Local firefighters rehearse for a rescue

On Washougal River, team prepares for busy summer season




Vancouver Fire Department's group is led by Capt. Geoff Robbins.

WASHOUGAL — Overcast skies and frigid water didn’t keep a group of firefighters from taking a dip in the Washougal River late last month.

The group, made up of members of the Region 4 Technical Rescue Team, was practicing the water rescue techniques it expects to use as warmer weather prompts people to start enjoying Southwest Washington’s lakes and rivers.

“Guys that do tech rescue don’t burn out, they rust,” said Bill Dunlap, technical rescue team coordinator with Clark County Fire District 6.

The team, which serves Clark, Skamania, Wahkiakum and Cowlitz Counties, is made up of firefighters from Clark County Fire District 6, the Vancouver Fire Department and Clark County Fire & Rescue. They specialize in water, rope, confined space and trench rescue and are also trained in urban search and rescue.

Some things they need to do are high-risk but happen so infrequently that it makes training and drills a necessity, Dunlap said.

Water rescue was the focus in late April. Firefighters wearing fleece jumpsuits underneath dry suits took turns jumping into water just upstream of the Big Eddy near milepost 8 of Wash

ougal River Road. Firefighters on shore threw rope lines to colleagues in the water who were playing the victim. The trick is to get the rope to go right over the victim or just downstream of them, said Capt. Geoff Robbins, with Vancouver Fire Department. Once a victim grabs hold, the water flow swings him or her toward the shore while the firefighter holding the rope stays in place.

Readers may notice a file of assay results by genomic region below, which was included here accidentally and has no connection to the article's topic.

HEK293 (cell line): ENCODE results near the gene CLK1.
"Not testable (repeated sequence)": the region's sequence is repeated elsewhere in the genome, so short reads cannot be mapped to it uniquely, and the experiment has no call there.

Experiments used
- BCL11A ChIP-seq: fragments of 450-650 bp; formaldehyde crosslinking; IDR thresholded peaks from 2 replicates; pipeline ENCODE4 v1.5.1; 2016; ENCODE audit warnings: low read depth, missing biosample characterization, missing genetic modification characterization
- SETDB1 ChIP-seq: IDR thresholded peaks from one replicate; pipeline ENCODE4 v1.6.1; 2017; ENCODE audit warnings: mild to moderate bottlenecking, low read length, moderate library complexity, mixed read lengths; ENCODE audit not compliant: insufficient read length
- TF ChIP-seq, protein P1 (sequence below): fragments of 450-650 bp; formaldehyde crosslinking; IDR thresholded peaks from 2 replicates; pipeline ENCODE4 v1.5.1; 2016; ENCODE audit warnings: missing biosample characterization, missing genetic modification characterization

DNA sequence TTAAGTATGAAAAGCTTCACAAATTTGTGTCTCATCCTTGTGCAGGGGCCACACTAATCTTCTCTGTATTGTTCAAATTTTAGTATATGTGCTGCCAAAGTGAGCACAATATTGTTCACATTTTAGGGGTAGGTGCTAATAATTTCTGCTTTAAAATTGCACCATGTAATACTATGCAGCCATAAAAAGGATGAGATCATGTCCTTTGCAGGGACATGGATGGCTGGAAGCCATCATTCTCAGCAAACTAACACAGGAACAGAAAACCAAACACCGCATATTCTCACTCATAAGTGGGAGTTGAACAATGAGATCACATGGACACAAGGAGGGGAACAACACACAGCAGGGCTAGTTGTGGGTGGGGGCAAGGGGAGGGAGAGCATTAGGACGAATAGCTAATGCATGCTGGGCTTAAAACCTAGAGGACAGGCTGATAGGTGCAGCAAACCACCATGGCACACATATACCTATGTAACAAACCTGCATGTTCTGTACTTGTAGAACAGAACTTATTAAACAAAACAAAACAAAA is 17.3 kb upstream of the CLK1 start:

Later, the group practiced live bait rescue, where a firefighter attached to a rope floats out to a victim in the water, grabs them and brings them to shore.

“When we decide we’re going to do that, it’s our last option before getting a helicopter to come in,” Fire District 6’s Dunlap said. That isn’t really an option at the Big Eddy, he added as he pointed at tree canopies flanking the riverbanks.

Robbins, a former lifeguard from San Diego, said the Big Eddy is one of the busy spots for swimmers (and the team) in the summer. Dougan Falls in Skamania County and the Sandy Swimming Hole near the city of Washougal are also popular, he said.

Vital grants

Clark County Fire District 5 had a tech rescue team in the early 1990s that became a part of the Vancouver Fire Department when it merged with the district in 1994, said Division Chief Steve Eldred, head of emergency services for the department.

Vancouver Fire and Fire District 6’s teams, which already trained together, came together to form Region 4 Technical Rescue after Sept. 11, 2001, he said. The effort has spurred by 911 grant funds that became available for regional rescue teams.

“Most of the equipment and a good part of the training is all funded through grants,” Eldred said.

The team now is called out when necessary to help other agencies in its four-county area.

That happened the afternoon of April 22 when two people flipped their inflatable kayaks near the Big Eddy. East County Fire & Rescue responded and asked for tech rescue’s assistance.

Technical rescue isn’t always requested, but when it is, East County tries to help the team by figuring out what area to search, said Chief Scott Koehler.

That helps the team when it arrives, Dunlap said. Once tech rescue does it’s thing, it hands the patient over to the host agency and lets them take over the rest of the operation, he said.

The team responded to 14 live rescues and four body recoveries in 2010, Dunlap said. Numbers for 2011 weren’t immediately available.

In July 2010, the team resuscitated Kea Rodrigues, who spent more than an hour in the water near Dougan Falls with his legs stuck under a rock. Dozens of bystanders at the falls held his head up for air and attempted to free him while rescue personnel traveled to the scene. The boy, who was 14 at the time, was flown by Life Flight to PeaceHealth Southwest Medical Center with a body temperature of 84 degrees. He has since made a full recovery, Dunlap said.

Paul Suarez: 360-735-4522; http://www.twitter.com/col_cops; paul.suarez@columbian.com.